for dressage i believe the basic training scale works (this is my opion) if you dont have rythem sorted there is know way you could be doing leg yeild and shoulder in properly! i still have probems with rythem i have gone back to basics with pushing him forward half halting lots of trot walk trot walk canter.. long and low work... then toward the end of flatwork when i think he is listening i will ask for some lateral movents.

    I have copied and pasted a breif thing on the dressage scale and a sinario for anyone who would like a read

    1- Rhythm: It is the result of mental and physical relaxation. When the horse is relaxed, he is able to step into the natural rhythm of the four natural gaits: walk, trot, canter, and the rein-back. The walk is a 4-beat movement, the trot 2-beat, the canter 3-beat, and the rein-back 2-beat. A horse that trots in rhythm is trotting in a clear 2-beat rhythm in a steady tempo. There is good rhythm and bad rhythm: Good rhythm is when the horse?s canter is a true 3-beat, bad or incorrect rhythm is when it becomes a lazy 4-beat. Rhythm faults in the walk are when it comes close to 2-beat, and in the trot when it resembles a lame, hopping horse.

    2- Suppleness: A dressage horse is ultimately an athlete, and every athlete requires a certain degree of flexibility. Suppleness is the looseness and flexibility of the horse?s body. There are two types of suppleness: longitudinal and lateral. Longitudinal suppleness is the looseness of the horse?s haunches, back, neck, poll, and jaw, giving him the ability to swing forward while remaining fairly on the bit. Lateral suppleness is the degree to which a horse can bend his body and neck sideways, either to produce a circle or to move sideways.

    3- Contact: When the horse is accepting the rider?s hands, seat, and legs, it is said that he is offering good contact. Many people mistake contact for the horse being on the bit. That is not necessarily true and denotes riding with the hands alone. A horse moving under a rider is in contact with his seat, legs, and hands. Good contact is when the horse accepts and responds to seat and leg aids while maintaining a round outline with a mouth that is relaxed and accepting the bit. You can point out good contact when the horse?s back is raised, his quarters engaged, his poll the highest point, his jaw relaxed, and his nose a hint in front of the vertical (That is also a sign of good riding and training).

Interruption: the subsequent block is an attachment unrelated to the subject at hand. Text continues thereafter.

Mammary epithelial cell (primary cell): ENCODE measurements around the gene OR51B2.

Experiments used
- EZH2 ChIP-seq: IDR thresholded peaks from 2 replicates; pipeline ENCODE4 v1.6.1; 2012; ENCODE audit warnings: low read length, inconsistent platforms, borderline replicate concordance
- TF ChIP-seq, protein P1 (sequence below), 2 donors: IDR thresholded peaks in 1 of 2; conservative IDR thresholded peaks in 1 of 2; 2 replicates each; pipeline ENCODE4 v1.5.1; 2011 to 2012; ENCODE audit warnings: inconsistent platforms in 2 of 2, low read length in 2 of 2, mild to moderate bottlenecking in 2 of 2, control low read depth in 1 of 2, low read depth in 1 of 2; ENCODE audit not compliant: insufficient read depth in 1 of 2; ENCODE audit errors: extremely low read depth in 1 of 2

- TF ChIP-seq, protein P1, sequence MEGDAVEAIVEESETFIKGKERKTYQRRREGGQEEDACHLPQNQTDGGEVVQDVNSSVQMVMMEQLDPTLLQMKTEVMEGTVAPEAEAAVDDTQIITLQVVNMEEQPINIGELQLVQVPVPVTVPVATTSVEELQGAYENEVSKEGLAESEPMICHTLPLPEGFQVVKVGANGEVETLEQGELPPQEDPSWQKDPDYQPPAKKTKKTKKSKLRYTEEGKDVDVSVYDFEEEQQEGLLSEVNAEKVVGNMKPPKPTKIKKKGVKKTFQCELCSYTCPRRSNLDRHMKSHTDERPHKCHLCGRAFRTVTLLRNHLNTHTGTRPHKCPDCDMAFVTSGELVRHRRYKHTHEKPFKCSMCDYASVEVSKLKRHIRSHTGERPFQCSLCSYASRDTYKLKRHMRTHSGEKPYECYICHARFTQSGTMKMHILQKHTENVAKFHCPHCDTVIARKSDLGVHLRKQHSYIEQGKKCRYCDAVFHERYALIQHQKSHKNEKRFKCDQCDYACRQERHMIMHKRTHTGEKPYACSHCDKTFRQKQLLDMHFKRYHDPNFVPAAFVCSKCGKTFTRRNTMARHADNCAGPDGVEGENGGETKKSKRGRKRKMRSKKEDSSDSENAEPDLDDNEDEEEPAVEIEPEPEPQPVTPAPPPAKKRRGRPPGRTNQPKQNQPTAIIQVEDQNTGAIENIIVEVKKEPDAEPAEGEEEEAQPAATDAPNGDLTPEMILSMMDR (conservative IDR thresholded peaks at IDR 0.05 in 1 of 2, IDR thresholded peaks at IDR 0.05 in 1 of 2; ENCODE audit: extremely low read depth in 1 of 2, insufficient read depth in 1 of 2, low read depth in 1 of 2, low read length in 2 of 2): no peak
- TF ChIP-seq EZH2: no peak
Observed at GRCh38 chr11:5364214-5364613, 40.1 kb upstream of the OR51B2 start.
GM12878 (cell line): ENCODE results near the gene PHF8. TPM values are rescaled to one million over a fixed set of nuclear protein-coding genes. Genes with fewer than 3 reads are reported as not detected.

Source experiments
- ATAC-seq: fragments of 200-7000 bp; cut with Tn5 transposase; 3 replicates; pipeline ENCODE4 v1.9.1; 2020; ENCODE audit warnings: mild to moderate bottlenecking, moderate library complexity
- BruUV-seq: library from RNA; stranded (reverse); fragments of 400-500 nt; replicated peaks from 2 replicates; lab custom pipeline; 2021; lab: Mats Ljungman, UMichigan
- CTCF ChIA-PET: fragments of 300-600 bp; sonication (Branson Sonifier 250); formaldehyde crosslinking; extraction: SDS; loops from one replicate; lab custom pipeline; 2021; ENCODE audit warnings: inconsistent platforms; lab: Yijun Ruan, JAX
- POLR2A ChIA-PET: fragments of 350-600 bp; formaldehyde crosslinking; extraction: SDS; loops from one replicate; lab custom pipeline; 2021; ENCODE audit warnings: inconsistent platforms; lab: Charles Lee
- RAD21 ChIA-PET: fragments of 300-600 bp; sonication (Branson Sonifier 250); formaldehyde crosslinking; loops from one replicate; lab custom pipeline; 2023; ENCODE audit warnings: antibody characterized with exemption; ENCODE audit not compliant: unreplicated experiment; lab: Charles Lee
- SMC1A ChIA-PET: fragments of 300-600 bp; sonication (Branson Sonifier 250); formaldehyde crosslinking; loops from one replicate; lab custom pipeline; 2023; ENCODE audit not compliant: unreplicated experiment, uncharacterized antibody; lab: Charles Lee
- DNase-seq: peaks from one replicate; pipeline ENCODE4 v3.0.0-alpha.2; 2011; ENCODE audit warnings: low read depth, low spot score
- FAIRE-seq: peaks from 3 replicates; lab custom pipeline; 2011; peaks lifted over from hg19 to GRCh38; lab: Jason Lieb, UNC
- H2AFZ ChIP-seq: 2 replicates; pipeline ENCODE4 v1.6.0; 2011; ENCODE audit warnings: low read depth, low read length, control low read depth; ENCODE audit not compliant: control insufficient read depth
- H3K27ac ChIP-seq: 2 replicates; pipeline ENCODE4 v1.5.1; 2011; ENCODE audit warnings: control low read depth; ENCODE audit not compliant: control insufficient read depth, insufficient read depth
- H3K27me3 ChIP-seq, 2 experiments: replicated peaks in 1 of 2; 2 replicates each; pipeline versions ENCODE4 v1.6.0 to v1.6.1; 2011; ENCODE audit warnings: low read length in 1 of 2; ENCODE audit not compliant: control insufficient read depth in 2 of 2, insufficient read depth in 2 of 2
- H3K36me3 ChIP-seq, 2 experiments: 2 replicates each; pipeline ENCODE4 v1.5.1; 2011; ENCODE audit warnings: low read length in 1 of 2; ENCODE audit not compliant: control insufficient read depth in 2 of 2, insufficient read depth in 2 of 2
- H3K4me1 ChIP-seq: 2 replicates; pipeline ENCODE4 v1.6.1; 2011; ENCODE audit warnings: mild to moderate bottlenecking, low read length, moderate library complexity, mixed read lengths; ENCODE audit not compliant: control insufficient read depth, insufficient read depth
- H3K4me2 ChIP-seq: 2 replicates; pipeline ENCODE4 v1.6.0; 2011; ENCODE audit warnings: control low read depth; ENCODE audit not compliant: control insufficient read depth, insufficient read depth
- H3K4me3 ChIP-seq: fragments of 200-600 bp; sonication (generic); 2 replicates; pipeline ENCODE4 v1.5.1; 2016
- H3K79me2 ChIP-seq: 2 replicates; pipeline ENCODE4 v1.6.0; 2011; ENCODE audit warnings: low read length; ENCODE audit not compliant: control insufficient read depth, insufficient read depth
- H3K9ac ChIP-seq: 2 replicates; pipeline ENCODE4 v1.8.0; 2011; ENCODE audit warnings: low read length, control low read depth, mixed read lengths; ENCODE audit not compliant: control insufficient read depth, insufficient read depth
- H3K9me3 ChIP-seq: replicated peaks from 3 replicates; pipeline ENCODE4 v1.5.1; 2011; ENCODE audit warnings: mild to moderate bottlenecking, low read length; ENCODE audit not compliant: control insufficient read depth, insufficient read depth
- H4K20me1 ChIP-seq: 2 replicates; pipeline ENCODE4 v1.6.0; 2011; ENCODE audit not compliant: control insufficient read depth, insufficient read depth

4- Impulsion: Free-flowing energy initiated by the rider, causing the horse?s back to swing, his quarters to engage, and his forelegs to articulate is impulsion. Good impulsion is mirrored through a horse that appears to have an innate desire to go forward with active, lively steps. How far the horse steps underneath his barrel and how much he engages his hocks are both measures of impulsion. Basic training regulates the horse?s engine so that impulsion becomes second nature to the horse and the rider does not have to push all the time.

    5- Straightness: Horses are naturally crooked, so straightening them is the job of the rider/trainer. For example, many horses canter with their quarters slightly in. Crookedness is caused by uneven lateral suppleness, i.e. one side stiffer than the other, and a weaker hind leg. Good training focuses on developing both sides and hind legs of the horse equally, which eventually leads to absolute straightness. A horse is truly straight when the hind foot steps in the line of the front foot (or sometimes a little deeper to the inside in the event of collection).

    6- Collection: The pinnacle of the Training Pyramid, collection is the ultimate goal for the dressage horse. When all the previous elements are present, collection just happens! Collection involves the lowering of the croup, lightness of the forehand, and shorter and higher steps. Collection is possible in the walk, trot and canter, and is achieved by collecting exercises and refined by little half-halts. A rider on a horse doing a great collected canter feels as though he/she can let go and the horse would still maintain perfect rhythm and self-carriage without any interference from the rider.